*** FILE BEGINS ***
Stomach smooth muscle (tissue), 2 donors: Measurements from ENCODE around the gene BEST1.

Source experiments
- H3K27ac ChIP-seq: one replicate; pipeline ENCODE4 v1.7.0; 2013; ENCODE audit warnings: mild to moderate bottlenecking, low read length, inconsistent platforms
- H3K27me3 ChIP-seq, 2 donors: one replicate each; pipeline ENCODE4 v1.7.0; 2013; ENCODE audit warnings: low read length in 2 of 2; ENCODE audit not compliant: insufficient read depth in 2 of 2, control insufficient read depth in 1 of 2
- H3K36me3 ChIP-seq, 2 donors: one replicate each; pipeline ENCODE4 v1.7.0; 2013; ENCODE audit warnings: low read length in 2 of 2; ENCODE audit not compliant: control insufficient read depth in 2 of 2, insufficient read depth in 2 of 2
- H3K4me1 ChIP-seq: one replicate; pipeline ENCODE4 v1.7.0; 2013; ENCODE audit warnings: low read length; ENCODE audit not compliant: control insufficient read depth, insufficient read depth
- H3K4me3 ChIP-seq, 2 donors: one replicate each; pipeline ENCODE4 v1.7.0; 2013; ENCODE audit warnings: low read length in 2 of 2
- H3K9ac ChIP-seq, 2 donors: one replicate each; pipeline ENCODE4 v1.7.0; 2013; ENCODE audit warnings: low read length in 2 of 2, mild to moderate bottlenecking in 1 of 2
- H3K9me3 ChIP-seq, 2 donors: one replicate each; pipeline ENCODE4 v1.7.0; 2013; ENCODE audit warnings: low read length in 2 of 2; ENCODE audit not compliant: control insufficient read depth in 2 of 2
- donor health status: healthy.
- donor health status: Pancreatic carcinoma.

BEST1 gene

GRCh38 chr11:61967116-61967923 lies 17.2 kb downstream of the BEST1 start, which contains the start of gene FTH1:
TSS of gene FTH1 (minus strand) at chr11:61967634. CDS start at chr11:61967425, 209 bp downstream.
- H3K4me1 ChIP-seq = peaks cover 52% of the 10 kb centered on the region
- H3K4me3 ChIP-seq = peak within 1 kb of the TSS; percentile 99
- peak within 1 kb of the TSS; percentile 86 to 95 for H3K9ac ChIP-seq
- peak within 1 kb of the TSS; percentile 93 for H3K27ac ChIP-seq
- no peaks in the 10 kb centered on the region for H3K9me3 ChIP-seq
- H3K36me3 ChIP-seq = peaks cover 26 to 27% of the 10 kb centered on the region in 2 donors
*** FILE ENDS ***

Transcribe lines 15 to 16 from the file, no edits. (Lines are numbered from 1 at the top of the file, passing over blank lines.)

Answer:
- H3K4me1 ChIP-seq = peaks cover 52% of the 10 kb centered on the region
- H3K4me3 ChIP-seq = peak within 1 kb of the TSS; percentile 99